“…torn ourselves…” Affection on both sides and, all the more, in light of Paul’s prediction that they would not see one another again.
An eyewitness touch. That journey across the open sea, instead of along the coast was much faster, of course. According to Chrysostom, the passage took five days.
Seven days with the Christians there. He probably did not know them, but sought them out and enjoyed an immediate fellowship. You who have traveled have had this wonderful experience, a sense of family with Christians you meet.
“Through the Spirit…” that is, by prophecy. But what was the prophecy. Perhaps, given the fact that Paul was not deterred by what they told him — a man who ordinarily did what the Spirit of God told him to do! — and in view of what Agabus will tell Paul in v. 11, it is most likely that what the Spirit told them was of the suffering that would befall Paul in Jerusalem and they took it upon themselves, in view of that predication, to urge Paul not to go.
With 20:36, evidence of how widespread kneeling was as a public posture for prayer in early Christianity.
We left Philip in 8:40 in Caesarea and he is still there. “The evangelist” distinguishes this Philip from Philip the Apostle.
We have met this Agabus before (11:27). OT prophets also often illustrated their messages. Now, be careful, Agabus’ prophecy will come true — it was accurate — but it was not a command. Christ prophesied his own death in Jerusalem many times, but not to provide a reason not to proceed there. But Agabus’ prophecy had the dramatic impact of inducing even Paul’s companions, Luke included, to urge him not to go on to Jerusalem.
Paul’s firmness resulted from his sense that he was supposed to go to Jerusalem. He had been working toward this end for some years now, taking the collection from his Gentile churches, bringing with him representatives of those churches. He was probably well aware of the tension between the Jewish and Gentile churches — which we will soon be reminded of — and knew how important it was to act to resolve that tension. He was entirely willing to face death in the pursuit of these objectives. [Cf. the Quo Vadis tradition.] “Thy will be done” here resembles Christ’s similar conclusion in Gethsemane.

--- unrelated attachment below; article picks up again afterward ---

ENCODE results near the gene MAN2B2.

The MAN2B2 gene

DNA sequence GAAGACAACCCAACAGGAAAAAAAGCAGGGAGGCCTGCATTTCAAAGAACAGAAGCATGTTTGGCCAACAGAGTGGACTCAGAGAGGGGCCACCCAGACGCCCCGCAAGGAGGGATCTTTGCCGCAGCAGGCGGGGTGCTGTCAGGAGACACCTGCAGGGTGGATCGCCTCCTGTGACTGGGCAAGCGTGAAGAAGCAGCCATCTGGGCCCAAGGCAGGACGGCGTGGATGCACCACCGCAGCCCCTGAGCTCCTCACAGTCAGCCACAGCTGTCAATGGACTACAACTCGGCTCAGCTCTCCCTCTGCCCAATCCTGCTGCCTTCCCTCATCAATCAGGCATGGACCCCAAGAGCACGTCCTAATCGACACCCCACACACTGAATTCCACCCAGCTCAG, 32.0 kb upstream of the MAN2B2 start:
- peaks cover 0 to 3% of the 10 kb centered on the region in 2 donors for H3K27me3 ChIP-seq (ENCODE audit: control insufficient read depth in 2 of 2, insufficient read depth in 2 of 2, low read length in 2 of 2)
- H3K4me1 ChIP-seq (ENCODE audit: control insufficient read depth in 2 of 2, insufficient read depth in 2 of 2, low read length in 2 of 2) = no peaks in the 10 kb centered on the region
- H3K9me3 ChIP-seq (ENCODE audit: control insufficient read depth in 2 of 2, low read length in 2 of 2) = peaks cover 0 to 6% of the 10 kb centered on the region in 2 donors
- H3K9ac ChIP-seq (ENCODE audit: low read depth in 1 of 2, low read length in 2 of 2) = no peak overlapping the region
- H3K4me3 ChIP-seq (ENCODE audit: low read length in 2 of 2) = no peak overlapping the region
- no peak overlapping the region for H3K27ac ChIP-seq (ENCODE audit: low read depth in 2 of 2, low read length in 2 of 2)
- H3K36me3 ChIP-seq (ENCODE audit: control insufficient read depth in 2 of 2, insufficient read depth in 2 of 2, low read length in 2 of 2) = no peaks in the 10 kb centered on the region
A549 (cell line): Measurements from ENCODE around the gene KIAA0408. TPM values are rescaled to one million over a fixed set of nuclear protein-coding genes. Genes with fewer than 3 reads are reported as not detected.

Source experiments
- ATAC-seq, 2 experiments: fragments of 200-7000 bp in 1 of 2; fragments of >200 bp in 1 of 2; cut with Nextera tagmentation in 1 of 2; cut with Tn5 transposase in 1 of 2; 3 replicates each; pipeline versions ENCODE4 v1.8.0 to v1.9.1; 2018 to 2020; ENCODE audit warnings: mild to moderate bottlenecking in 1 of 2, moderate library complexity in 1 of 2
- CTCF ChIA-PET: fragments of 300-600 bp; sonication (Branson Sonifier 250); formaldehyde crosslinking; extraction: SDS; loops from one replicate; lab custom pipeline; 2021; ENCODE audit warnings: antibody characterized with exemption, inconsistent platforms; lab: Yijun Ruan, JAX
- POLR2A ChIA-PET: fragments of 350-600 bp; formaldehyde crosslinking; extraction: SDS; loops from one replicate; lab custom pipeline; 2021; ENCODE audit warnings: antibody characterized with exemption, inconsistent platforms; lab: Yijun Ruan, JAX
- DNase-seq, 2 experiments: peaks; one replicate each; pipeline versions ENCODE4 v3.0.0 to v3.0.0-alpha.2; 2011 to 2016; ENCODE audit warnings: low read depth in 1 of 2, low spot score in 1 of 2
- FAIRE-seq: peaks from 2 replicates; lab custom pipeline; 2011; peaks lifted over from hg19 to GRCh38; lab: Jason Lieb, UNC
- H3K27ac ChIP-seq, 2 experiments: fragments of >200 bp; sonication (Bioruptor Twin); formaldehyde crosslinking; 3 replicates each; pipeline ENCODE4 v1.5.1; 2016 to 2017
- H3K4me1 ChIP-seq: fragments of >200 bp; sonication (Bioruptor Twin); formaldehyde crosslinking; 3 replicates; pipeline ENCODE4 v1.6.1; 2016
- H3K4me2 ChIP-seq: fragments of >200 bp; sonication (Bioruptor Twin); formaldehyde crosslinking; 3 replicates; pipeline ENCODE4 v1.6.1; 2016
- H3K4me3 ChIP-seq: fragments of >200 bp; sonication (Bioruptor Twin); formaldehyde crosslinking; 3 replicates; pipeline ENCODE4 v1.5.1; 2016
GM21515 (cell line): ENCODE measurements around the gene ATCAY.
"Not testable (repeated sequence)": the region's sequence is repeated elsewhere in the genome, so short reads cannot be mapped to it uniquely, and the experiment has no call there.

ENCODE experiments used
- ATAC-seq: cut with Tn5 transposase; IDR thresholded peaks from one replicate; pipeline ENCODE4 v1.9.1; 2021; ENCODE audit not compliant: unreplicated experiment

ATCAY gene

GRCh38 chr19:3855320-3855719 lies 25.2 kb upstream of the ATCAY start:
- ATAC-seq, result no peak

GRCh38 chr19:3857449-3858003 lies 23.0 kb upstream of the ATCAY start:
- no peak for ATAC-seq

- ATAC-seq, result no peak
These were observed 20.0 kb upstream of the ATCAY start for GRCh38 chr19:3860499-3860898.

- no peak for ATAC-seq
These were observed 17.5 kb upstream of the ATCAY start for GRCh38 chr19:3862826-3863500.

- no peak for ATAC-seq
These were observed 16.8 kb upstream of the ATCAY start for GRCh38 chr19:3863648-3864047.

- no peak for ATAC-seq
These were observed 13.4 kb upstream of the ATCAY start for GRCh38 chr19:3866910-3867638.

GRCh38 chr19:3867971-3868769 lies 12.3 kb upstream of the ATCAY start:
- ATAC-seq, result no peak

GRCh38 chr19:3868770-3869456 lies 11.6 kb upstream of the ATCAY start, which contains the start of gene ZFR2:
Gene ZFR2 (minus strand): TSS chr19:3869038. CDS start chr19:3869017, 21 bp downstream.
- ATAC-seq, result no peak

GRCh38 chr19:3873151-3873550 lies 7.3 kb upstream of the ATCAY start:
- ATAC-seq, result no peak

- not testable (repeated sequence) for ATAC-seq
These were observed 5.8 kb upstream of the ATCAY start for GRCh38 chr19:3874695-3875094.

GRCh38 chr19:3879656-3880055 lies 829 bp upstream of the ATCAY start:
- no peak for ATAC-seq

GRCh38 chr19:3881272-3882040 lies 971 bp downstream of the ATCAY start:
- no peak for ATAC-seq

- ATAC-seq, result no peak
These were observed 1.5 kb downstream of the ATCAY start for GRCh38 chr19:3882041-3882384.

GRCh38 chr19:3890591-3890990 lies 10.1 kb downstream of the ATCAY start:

Not every family of that intensely Jewish-Christian church would have been so happy to have that entourage, with Gentiles in the majority probably, come into their home.
James, that is, James the Just (Acts 15). This meeting was probably where Paul introduced the men who had come with him as deputies of the Gentiles churches and presented the offering.
Note that the issue is what Jewish Christians do and what Paul is telling them to do. There is no evidence anywhere that Paul urged Jewish believers not to practice circumcision, etc. We just saw, a few chapters back, that Paul had taken a Nazirite vow.
The vow in question appears to have been a Nazirite vow, as the shaving of the head indicates. Paul would participate with them in the final rites of the vow, which involved making a sacrifice in the temple, and paying for the sacrifice for the others. There are some difficulties understanding exactly what was done and when, but they do not touch the fact that Paul did participate with these brothers in the sacrificial ritual of the temple.
The point being that Paul’s action would be taken by no one to mean that the fundamental freedom of the Gentiles from such Jewish obligations was being undermined.
If you still have a view of the relationship between the OT and the NT, between Mosaic religion and that of Christ and his apostles, that cannot happily and easily accommodate the fact that Paul, the Apostle to the Gentiles, saw no difficulty with offering blood sacrifice in the temple now some 30 years after the resurrection, it is time to rethink your view of the history of salvation. The Jewish sacrifices, rightly viewed, were evangelical rites and could be used by believing Jews after the crucifixion as before. God saw to the end of that worship by destroying the temple, not by teaching that it was somehow defective or inappropriate.
Now, I want to set before you briefly this evening, a facet of Paul’s character, revealed in these verses, that is a wonderful, inspiring, and most important example for us all. It is a kind of paradox, better a dialectic, a combination of seemingly opposite characteristics, which held together in his character made him a man of tremendous influence and fruitfulness. What you find in him is a combination of firmness and flexibility, stubbornness in regard to virtue and pliableness, hardness and softness. And such must be the character of every Christian: tough and gentle at one and the same time.
- You see the first side of that two-sided character in vv. 4-14, in his refusal to bend to the well-meant entreaties of different groups of friends and brethren, including his most intimate friends and co-workers, not to put his life in danger by going to Jerusalem.
We can well imagine what these wise and prudent and compassionate counselors were saying. Why take the risk? The larger work is more important than a single trip to Jerusalem. Someone else can take the Gentile deputies to the city. If you are lost a far greater blow to Jewish-Gentile relations in the church will be suffered than if you don’t go to Jerusalem right away. The Lord has told you what will happen. Is that not his way to dissuade you from going. Aren’t you tempting God by going?